Nutrition plays a pivotal role in nurturing this element. The consumption of red foods like watermelon, cherries, goji berries, red apples, cayenne pepper, red rice, tomatoes, beets, and other red vegetables can invigorate the heart and circulatory system. Grass-fed beef and dark chocolate also offer benefits, containing nutrients that support the nervous system. Adding cooling herbs like aloe vera, bitter melon, chrysanthemum, lavender, peppermint, sage, and hibiscus to your summer rotation can help manage excessive heat. It's important to note that moderation is essential in caffeine consumption to prevent exacerbating imbalances in the Fire element.

To restore harmony, activities that release pent-up energy and enhance circulation become crucial. High-Intensity Interval Training (HIIT) and strength training stand as ideal exercises in balancing Fire. Similarly, swimming provides an excellent aid by cooling the body and calming the mind while simultaneously cultivating strength and endurance.

These practices ignite the essence within, fostering harmony and overall well-being in alignment with Traditional Chinese medicine. Through passion and an adventurous spirit, we can unlock the alchemical essence of this element, finding balance in the dance of Fire.

Bloodletting and Wet Cupping Therapy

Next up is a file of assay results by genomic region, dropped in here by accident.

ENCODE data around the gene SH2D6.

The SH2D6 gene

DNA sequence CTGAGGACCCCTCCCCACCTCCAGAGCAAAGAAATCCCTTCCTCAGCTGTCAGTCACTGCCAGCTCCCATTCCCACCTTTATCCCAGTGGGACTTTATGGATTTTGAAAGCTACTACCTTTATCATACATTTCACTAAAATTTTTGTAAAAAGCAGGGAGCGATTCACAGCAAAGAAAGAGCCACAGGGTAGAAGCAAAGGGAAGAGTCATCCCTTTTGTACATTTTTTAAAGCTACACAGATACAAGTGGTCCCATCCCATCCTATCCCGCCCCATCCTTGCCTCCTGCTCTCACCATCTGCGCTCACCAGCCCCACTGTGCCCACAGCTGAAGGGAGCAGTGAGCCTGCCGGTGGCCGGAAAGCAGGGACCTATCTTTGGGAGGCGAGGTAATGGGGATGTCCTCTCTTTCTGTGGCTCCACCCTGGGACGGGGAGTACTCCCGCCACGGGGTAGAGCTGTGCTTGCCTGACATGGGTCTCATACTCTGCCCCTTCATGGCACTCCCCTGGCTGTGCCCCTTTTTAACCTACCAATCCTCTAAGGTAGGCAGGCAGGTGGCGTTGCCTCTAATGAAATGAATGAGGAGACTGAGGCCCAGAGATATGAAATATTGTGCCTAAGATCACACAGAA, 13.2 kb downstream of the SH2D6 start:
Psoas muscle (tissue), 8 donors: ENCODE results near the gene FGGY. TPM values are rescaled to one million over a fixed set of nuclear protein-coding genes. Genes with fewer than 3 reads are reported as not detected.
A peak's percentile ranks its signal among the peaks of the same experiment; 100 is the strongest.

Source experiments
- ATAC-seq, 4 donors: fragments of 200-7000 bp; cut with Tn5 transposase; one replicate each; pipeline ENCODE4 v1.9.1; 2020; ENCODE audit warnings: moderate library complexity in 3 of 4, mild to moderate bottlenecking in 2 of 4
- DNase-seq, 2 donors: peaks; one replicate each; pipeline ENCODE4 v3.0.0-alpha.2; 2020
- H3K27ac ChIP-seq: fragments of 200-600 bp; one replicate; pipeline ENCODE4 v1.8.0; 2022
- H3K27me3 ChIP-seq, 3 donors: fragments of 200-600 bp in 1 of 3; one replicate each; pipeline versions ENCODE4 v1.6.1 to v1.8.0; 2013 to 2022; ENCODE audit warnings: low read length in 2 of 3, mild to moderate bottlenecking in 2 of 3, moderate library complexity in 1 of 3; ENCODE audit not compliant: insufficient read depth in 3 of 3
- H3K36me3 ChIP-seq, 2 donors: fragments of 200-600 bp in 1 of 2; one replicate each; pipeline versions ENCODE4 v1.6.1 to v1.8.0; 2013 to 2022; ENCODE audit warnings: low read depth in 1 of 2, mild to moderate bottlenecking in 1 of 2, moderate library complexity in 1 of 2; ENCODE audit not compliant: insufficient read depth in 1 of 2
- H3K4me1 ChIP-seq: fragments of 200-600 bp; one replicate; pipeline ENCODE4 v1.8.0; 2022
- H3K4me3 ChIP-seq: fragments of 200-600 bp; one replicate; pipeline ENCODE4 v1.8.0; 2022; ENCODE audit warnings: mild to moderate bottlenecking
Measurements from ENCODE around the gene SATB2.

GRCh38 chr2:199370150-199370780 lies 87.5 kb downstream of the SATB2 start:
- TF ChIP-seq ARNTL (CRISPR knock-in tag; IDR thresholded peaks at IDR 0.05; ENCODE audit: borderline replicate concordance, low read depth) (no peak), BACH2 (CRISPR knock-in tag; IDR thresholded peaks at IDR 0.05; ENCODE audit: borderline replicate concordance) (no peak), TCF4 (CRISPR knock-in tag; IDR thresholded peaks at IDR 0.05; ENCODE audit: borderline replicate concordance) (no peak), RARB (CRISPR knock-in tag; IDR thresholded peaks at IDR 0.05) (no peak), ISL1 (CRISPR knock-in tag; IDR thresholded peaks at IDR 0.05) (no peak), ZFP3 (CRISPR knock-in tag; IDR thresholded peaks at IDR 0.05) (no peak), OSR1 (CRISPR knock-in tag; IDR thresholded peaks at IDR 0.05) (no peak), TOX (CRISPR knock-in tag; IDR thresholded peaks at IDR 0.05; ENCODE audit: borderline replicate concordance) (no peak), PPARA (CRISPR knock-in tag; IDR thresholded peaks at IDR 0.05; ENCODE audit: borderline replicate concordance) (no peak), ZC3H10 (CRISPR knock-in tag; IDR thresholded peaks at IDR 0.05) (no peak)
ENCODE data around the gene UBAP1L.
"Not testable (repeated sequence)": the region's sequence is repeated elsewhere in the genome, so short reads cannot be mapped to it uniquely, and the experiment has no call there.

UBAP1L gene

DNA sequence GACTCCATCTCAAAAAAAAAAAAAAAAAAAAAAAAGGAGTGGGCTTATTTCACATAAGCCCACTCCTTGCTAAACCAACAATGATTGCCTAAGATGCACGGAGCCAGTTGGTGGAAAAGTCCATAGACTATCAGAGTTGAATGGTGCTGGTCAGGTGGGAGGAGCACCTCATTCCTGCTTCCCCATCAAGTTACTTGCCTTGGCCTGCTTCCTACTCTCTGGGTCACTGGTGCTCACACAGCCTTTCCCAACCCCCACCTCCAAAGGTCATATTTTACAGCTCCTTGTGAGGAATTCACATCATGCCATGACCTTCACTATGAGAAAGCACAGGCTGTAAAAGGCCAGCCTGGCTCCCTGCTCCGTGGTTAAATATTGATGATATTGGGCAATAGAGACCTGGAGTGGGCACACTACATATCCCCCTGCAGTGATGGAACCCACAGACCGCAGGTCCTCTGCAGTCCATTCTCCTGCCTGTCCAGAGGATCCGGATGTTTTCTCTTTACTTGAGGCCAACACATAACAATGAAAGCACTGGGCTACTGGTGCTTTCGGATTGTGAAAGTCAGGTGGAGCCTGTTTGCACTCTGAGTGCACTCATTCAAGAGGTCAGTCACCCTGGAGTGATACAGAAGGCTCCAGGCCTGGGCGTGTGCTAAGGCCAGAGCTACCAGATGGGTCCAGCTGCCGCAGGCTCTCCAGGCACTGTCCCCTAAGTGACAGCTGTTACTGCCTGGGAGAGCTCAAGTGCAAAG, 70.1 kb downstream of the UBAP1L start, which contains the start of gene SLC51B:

Examining the characteristics of the Fire element, you may identify common symptoms you've experienced from excess heat stored in the body, akin to inflammation or internal warmth. For example, have you ever noticed one of your ears burning red hot? Something about hot summer days that make the phrase blood boiling seems appropriate for the season. Traditional Chinese Medicine employs bloodletting as a means to stimulate the smooth flow and dispersion of Qi and blood, ultimately draining excess heat and fire. Despite its association with discomfort, the pain related to bloodletting is often no more than that of a mild prick.

In practice, there are different types of cupping therapy, which include needle cupping, dry or moving cupping, wet cupping (bloodletting), and medicinal (herbal) cupping. Wet cupping is the most common type of cupping therapy used. [2]

The main effect of wet cupping therapy is associated with the precipitation of blood circulation, thereby removing blood stasis and waste from the body. [3]

Cupping therapy is a traditional application dating back as far as 2,000 years. It involves applying a heated cup to generate a partial vacuum that mobilizes blood flow. Qi propels the formation and circulation of Blood and Essence in the whole body. Classic Chinese philosophy believes that the primary state of the universe is Qi, the constant movement of which produces all the things in the universe, including life. [4]

Are you feeling called to try this powerful modality? Schedule a free 15 minute consultation to discuss if this is the right modality for you.